Billy Barcroft, R.N.A.S.: A Story of the Great War (fb2)

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Project Gutenberg's Billy Barcroft, R.N.A.S., by Percy F. Westerman This eBook is for the use of anyone anywhere at no cost and with almost no restrictions whatsoever. You may copy it, give it away or re-use it under the terms of the Project Gutenberg License included with this eBook or online at Title: Billy Barcroft, R.N.A.S. A story of the Great War Author: Percy F. Westerman Release Date: February 22, 2011 [EBook #35362] Language: English Character set encoding: ISO-8859-1 *** START OF THIS PROJECT GUTENBERG EBOOK BILLY BARCROFT, R.N.A.S. *** Produced by R.G.P.M. van Giesen



















First Published December, 1917

Reprinted 1928, 1929, 1930


THE GREAT WAR OF 1914 opened the floodgates of hatred between the nations which took part and this stirring story, written when feelings were at their highest, conveys a true impression of the attitude adopted towards our enemies. No epithet was considered too strong for a German and whilst the narrative thus conveys the real atmosphere and conditions under which the tragic event was fought out it should be borne in mind that the animosities engendered by war are now happily a thing of the past, Therefore, the reader, whilst enjoying to the full this thrilling tale, will do well to remember that old enmities have passed away and that we are now reconciled to the Central Powers who were opposed to us.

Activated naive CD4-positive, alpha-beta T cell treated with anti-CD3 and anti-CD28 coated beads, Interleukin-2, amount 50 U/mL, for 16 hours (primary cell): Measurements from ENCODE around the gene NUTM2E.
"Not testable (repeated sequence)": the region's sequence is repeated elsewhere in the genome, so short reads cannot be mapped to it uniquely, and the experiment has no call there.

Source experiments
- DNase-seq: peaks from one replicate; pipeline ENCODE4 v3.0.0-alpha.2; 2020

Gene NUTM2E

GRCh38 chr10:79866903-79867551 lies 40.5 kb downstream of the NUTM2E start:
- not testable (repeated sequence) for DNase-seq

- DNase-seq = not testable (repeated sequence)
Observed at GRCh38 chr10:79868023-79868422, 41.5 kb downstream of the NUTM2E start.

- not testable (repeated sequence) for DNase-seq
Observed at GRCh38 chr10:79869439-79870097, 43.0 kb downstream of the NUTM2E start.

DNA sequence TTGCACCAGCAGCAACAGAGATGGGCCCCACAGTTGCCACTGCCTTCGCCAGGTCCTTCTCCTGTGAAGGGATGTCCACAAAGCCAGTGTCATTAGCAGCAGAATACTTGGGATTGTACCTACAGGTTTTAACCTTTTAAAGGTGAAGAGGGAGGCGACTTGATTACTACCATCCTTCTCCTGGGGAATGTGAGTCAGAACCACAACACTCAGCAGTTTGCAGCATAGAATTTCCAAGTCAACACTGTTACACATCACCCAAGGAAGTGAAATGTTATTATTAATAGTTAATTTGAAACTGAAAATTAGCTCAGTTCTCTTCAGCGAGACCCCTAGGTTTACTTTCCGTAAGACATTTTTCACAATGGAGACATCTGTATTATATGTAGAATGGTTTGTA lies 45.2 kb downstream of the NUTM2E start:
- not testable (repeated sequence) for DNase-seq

Two Bells of the First Dog Watch somewhere in the North Sea.

To be a little more definite it was bordering that part of the North Sea that merges into the narrow Straits of Dover and almost within range of the German shore batteries of Zeebrugge.

It was mid-October. The equinoctial gales had not yet arrived to convert the placid surface of the sea into a regular turmoil of short, broken waves. Hardly a ripple ruffled the long gentle undulations. Not a cloud obscured the sky. The slanting rays of the sun played uninterruptedly upon the sloping deck of H.M. Seaplane Carrier "Hippodrome" as she forged slowly ahead, surrounded by an escort of long, lean destroyers.

Her day's work was apparently over. The operations against the Zeebrugge defences—operations of almost a daily occurrence—had been carried out according to orders. The observation "kite" balloon had been hauled down and stowed in the "Hippodrome's" after-well; her brood of seaplanes had, save one, returned from their task of "spotting" for the guns of the monitors, and everything had been made snug for the run back to her base. She awaited only the reappearance of the stray "duckling" to increase speed for home waters.